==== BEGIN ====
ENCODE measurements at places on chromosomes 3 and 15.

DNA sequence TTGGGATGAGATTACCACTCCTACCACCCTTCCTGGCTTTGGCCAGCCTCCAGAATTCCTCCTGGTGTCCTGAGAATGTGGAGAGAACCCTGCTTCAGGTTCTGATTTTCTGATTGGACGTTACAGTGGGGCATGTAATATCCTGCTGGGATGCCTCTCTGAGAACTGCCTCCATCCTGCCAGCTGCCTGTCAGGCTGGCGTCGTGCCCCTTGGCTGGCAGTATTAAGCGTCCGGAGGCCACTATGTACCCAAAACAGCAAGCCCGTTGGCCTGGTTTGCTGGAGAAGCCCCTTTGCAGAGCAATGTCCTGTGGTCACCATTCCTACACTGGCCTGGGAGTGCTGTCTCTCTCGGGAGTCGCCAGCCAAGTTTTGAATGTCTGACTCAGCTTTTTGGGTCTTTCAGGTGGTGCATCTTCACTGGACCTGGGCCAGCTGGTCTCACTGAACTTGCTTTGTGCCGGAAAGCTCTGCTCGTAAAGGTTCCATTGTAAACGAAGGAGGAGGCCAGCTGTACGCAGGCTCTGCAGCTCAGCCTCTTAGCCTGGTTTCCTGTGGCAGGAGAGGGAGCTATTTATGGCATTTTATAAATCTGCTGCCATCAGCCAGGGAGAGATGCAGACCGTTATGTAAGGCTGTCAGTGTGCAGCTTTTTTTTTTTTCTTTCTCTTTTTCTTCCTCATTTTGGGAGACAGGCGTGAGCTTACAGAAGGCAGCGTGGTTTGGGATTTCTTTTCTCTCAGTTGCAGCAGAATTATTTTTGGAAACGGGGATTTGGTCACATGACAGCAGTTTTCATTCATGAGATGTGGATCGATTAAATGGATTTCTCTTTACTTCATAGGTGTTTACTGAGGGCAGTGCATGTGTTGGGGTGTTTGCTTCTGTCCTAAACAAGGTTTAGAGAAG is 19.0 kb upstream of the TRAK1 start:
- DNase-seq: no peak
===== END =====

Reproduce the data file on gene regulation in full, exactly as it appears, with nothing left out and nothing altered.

ENCODE measurements at places on chromosomes 3 and 15.

DNA sequence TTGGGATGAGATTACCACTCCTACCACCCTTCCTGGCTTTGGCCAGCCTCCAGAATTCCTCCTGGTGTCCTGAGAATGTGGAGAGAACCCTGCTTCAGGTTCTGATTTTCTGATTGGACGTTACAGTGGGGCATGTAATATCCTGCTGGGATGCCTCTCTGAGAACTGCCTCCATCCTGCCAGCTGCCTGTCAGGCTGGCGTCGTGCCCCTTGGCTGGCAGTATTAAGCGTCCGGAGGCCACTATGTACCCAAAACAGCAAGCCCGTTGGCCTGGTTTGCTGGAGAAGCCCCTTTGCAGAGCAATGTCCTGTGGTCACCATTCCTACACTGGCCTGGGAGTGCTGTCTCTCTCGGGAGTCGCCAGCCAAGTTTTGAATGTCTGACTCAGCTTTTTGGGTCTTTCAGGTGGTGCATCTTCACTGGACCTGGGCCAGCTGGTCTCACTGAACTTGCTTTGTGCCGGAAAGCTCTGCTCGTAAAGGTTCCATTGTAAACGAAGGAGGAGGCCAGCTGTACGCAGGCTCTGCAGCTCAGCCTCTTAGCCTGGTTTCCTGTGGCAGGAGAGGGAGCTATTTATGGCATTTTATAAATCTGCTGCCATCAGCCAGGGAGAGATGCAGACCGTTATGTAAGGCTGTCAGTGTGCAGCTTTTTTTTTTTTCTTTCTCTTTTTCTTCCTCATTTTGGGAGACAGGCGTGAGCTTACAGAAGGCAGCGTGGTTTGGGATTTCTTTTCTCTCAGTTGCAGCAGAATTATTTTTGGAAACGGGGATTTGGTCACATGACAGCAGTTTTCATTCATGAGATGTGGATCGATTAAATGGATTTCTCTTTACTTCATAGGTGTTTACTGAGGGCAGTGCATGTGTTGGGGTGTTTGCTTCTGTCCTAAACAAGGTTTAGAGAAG is 19.0 kb upstream of the TRAK1 start:
- DNase-seq: no peak